What is Cold-Formed Steel?

In building construction, there are primarily two types of structural steel: hot-rolled steel shapes and cold-formed steel shapes. The hot-rolled steel shapes are formed at elevated temperatures while the cold-formed steel shapes are formed at room temperature. Cold-formed steel structural members are shapes commonly manufactured from steel plate, sheet or strip material. The manufacturing process involves forming the material by either press-braking or cold roll-forming to achieve the desired shape. Examples of the cold-formed steel are corrugated steel roof and floor decks, steel wall panels, storage racks and steel wall studs.

Press-braking is often used for production of small quantity of simple shapes. Cold roll-forming is the most widely used method for production of roof, floor and wall panels. It is also used for the production of structural components such as Cees, Zees, and hat sections. Sections can usually be made from sheet up to 60 inches (1.5m) wide and from coils more than 3,000 feet (1,000m) long.

During cold roll-forming, sheet stock is fed longitudinally through a series of rolls, each of which works the sheet progressively until it reaches the desired shape (Figures 1 and 2). A simple section may require as few as six pairs of roll, but a complex shape can require as many as 24 to 30. The thickness of material that can be formed generally ranges between 0.004 (0.10mm) up to 0.312 inches (7.7mm), although heavy duty cold forming mills can handle steel up to ¾ of an inch (19mm) thick.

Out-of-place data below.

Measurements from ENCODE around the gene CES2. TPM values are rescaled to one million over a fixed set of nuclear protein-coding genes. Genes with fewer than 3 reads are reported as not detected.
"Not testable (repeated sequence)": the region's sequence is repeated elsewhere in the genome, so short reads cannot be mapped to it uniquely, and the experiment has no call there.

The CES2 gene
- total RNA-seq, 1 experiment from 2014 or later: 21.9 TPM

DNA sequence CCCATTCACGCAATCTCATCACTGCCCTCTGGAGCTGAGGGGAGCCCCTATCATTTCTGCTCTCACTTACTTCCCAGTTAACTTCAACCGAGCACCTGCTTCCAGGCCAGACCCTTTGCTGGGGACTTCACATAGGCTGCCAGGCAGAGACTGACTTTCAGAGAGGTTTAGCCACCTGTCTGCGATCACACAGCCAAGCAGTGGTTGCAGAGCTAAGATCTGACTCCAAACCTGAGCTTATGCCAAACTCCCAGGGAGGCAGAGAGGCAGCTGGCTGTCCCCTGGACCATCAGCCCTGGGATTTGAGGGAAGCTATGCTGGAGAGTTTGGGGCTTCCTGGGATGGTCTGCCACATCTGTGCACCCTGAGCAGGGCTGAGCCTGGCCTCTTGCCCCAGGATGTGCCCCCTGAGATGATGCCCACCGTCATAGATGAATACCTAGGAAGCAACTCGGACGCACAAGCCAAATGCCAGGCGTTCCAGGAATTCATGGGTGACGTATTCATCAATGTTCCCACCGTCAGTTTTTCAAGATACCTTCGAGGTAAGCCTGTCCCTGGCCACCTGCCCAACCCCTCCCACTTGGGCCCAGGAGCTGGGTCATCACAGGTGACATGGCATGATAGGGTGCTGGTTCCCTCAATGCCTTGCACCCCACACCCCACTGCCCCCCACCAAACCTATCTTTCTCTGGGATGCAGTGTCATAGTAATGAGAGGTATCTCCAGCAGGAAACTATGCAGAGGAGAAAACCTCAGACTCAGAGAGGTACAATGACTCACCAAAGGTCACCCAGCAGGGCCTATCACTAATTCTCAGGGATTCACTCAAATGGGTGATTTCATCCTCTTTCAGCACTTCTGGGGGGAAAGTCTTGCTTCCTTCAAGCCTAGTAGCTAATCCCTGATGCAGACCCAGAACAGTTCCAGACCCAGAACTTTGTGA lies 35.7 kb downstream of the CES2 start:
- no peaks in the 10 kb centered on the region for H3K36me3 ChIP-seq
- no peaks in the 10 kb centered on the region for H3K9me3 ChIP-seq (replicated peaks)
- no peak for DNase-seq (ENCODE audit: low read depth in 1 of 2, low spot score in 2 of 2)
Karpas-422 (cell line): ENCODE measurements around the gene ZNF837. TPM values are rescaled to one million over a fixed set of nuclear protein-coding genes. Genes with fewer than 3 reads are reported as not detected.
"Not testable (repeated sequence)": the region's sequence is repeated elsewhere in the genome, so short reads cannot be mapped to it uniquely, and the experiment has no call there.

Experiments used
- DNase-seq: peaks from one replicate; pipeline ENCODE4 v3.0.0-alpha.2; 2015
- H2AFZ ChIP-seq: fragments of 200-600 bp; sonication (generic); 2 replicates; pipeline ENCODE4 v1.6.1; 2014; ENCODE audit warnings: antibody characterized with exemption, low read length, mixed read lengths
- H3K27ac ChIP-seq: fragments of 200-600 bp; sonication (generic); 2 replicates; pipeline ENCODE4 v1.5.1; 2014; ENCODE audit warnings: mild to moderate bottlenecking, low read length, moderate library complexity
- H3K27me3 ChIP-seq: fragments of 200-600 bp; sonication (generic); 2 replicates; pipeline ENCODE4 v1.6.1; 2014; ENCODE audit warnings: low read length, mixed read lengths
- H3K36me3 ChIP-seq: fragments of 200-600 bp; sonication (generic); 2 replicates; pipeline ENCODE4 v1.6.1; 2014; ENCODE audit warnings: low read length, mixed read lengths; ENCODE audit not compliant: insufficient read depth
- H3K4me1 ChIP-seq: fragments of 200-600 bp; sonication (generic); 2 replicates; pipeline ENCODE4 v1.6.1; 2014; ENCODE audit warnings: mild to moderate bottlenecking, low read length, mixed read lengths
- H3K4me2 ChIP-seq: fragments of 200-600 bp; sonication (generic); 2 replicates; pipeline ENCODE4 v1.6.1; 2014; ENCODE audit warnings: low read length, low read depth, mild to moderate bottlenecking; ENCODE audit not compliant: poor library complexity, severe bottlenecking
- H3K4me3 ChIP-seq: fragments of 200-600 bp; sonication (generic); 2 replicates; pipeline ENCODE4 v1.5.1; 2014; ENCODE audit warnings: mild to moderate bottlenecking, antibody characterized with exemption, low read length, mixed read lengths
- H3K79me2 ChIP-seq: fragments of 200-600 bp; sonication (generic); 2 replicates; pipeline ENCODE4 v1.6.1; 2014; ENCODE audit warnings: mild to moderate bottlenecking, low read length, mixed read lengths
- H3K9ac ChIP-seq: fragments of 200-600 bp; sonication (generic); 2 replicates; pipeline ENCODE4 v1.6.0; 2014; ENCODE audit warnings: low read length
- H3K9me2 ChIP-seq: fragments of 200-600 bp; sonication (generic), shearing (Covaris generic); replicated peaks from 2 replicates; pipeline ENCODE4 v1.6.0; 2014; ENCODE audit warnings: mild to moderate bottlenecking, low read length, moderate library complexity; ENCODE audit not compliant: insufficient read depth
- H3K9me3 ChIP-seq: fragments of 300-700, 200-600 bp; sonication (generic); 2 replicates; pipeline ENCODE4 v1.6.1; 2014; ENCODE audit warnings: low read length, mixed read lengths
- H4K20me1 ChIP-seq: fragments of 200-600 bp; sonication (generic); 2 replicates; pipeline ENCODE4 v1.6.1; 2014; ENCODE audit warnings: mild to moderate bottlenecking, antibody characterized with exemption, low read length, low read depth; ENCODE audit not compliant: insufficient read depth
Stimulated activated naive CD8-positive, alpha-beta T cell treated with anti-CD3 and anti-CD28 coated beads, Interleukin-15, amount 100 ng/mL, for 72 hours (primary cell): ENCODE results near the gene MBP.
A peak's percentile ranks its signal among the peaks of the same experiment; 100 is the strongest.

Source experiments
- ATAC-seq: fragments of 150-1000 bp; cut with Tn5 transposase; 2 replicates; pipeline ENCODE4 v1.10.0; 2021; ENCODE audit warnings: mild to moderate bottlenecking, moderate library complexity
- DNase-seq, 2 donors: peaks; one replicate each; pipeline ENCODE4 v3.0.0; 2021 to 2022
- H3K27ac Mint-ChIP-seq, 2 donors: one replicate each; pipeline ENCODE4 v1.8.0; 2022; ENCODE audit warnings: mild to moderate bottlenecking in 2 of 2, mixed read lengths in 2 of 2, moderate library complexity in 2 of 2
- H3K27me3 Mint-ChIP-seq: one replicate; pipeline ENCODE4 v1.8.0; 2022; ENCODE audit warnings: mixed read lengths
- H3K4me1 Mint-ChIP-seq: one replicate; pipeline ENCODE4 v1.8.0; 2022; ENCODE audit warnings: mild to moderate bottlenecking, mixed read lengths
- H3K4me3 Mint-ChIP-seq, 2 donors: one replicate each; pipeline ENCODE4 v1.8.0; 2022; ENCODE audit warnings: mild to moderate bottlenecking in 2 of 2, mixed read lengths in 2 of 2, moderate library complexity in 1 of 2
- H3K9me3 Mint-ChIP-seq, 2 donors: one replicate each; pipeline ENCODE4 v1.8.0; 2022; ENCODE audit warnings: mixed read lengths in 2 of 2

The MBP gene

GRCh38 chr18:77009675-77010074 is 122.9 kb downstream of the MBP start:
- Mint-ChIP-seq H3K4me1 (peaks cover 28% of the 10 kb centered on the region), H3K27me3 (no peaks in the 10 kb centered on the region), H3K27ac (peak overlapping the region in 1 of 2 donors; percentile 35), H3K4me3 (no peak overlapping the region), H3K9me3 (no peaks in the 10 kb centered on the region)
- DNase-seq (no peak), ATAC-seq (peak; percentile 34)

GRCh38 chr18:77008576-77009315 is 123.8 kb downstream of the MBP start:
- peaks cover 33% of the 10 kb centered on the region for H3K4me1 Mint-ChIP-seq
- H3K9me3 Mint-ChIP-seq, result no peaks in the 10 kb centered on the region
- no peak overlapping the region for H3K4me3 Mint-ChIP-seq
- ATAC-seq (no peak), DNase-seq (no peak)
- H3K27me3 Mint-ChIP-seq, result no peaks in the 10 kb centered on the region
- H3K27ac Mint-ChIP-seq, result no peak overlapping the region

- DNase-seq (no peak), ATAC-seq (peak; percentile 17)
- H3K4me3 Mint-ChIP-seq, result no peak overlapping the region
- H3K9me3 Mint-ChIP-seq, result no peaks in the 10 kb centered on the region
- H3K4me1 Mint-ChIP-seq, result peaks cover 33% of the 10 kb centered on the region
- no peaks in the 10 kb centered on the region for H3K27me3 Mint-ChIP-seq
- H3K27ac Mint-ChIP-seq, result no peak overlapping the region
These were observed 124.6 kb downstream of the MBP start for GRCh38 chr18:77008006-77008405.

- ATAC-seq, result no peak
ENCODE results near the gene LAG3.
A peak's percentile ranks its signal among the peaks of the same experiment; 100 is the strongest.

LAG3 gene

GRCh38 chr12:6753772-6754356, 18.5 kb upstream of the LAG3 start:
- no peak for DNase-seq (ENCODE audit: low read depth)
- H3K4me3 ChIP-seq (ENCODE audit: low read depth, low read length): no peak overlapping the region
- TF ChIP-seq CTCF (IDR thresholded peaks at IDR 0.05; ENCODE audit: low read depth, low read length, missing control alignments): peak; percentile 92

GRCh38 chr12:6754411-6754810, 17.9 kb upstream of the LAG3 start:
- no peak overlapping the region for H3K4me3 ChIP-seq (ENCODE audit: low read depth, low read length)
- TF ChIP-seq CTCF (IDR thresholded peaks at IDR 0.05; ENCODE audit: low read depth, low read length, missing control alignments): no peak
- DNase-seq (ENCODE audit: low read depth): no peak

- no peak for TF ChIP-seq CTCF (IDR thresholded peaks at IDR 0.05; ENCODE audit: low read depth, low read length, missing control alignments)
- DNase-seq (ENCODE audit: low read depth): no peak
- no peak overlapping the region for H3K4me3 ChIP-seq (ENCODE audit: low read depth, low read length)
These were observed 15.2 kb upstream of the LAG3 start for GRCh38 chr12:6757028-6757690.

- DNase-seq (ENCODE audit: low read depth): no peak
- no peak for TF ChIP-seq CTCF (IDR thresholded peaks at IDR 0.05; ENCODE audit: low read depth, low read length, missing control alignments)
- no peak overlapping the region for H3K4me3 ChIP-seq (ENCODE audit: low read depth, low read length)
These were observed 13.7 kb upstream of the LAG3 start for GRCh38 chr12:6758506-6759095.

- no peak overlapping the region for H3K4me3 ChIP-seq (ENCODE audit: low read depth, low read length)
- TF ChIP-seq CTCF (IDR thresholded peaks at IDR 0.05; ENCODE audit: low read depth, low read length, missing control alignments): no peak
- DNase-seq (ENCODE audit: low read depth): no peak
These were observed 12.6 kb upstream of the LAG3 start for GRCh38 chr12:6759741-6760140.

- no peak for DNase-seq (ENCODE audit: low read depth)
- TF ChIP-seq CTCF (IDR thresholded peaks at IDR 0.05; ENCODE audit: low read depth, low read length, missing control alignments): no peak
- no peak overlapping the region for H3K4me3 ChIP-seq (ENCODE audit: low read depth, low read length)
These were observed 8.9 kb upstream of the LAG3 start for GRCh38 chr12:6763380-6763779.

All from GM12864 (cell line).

Since cold work produced during forming increases the strength of the steel, it permits the designer to treat the formed steel as a stronger material than the original unformed steel. Often, it is possible to take a weighted average of the post-forming strength of the cross section and use this higher figure as the overall strength of the steel.

A shape that is cold worked to a higher degree will have a higher yield strength, which may make it more appropriate for certain applications. Sometimes cold work is added by over bending and straightening. The end result is that a more complex shape may have higher strength than a less complex shape. Other factors that can affect cold working include roll pressure, corner radius and the properties of the steel.

Depending on the type of cold-forming and the thickness of the steel, the amount of strength increase could reach 20% to 50%. However, the ductility of the steel is reduced as result of cold-forming process.

Properties of Cold-Formed Steel

Generally, the grades of carbon steel and high strength low alloy steel used for cold-formed steel products are characterized by two main properties: the yield point and the tensile strength. Other important properties are ductility, hardness

The yield point of the steels commonly used for cold-forming ranges from 33 to 55 ksi (230 to 380 MPa), and may be higher. Tensile strength and ductility are important because of the way they relate to formability, and because of the local deformation demands of bolted and other types of connection. In members that include bolted connection or that, because of special design, may be subject to high stress concentrations, the tensile strength often must be taken into account. The ratio of tensile strength to yield strength for cold-formed steels commonly ranges from 1.2 to 1.8. However, steels with a lower ratio can be used for specific applications.